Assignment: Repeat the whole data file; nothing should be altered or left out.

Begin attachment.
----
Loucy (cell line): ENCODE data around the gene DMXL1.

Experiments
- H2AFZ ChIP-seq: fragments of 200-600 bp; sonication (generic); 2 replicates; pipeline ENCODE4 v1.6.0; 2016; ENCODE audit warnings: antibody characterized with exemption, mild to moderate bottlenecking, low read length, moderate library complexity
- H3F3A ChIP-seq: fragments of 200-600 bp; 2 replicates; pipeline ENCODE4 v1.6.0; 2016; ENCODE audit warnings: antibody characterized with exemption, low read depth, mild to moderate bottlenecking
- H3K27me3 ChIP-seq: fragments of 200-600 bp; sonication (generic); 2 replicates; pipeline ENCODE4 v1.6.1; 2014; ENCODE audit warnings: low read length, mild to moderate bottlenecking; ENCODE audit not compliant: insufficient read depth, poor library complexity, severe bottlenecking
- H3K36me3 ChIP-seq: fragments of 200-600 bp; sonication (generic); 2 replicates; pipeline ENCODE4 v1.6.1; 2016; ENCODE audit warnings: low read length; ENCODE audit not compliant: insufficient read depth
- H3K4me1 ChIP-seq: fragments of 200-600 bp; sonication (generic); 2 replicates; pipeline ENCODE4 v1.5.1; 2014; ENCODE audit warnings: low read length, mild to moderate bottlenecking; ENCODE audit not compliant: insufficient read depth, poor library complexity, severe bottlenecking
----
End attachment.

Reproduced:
Loucy (cell line): ENCODE data around the gene DMXL1.

Experiments
- H2AFZ ChIP-seq: fragments of 200-600 bp; sonication (generic); 2 replicates; pipeline ENCODE4 v1.6.0; 2016; ENCODE audit warnings: antibody characterized with exemption, mild to moderate bottlenecking, low read length, moderate library complexity
- H3F3A ChIP-seq: fragments of 200-600 bp; 2 replicates; pipeline ENCODE4 v1.6.0; 2016; ENCODE audit warnings: antibody characterized with exemption, low read depth, mild to moderate bottlenecking
- H3K27me3 ChIP-seq: fragments of 200-600 bp; sonication (generic); 2 replicates; pipeline ENCODE4 v1.6.1; 2014; ENCODE audit warnings: low read length, mild to moderate bottlenecking; ENCODE audit not compliant: insufficient read depth, poor library complexity, severe bottlenecking
- H3K36me3 ChIP-seq: fragments of 200-600 bp; sonication (generic); 2 replicates; pipeline ENCODE4 v1.6.1; 2016; ENCODE audit warnings: low read length; ENCODE audit not compliant: insufficient read depth
- H3K4me1 ChIP-seq: fragments of 200-600 bp; sonication (generic); 2 replicates; pipeline ENCODE4 v1.5.1; 2014; ENCODE audit warnings: low read length, mild to moderate bottlenecking; ENCODE audit not compliant: insufficient read depth, poor library complexity, severe bottlenecking